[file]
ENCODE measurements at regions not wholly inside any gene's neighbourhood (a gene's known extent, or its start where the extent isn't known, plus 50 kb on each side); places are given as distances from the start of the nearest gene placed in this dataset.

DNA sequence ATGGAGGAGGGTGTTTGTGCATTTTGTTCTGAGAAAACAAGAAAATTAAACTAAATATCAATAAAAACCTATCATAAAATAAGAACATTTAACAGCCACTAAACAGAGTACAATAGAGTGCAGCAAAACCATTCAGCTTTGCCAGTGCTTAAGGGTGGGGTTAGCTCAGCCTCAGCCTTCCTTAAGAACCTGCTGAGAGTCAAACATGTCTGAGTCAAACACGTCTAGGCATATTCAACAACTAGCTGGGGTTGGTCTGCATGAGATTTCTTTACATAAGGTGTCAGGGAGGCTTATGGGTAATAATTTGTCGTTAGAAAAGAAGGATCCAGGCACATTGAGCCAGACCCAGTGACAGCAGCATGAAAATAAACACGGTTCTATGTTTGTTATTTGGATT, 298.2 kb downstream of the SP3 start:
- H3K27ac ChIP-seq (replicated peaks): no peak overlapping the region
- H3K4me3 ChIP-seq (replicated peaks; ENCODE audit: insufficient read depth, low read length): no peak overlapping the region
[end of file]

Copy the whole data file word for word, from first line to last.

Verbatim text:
ENCODE measurements at regions not wholly inside any gene's neighbourhood (a gene's known extent, or its start where the extent isn't known, plus 50 kb on each side); places are given as distances from the start of the nearest gene placed in this dataset.

DNA sequence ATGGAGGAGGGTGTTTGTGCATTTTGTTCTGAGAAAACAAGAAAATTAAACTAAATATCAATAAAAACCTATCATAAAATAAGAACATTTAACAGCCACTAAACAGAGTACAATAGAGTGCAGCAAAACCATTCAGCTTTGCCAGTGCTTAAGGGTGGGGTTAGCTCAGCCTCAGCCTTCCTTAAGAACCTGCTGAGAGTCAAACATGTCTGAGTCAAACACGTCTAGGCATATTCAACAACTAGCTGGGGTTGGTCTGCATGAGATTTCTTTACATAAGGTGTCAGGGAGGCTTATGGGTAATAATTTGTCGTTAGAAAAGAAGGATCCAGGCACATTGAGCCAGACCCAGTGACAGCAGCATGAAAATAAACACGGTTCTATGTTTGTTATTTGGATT, 298.2 kb downstream of the SP3 start:
- H3K27ac ChIP-seq (replicated peaks): no peak overlapping the region
- H3K4me3 ChIP-seq (replicated peaks; ENCODE audit: insufficient read depth, low read length): no peak overlapping the region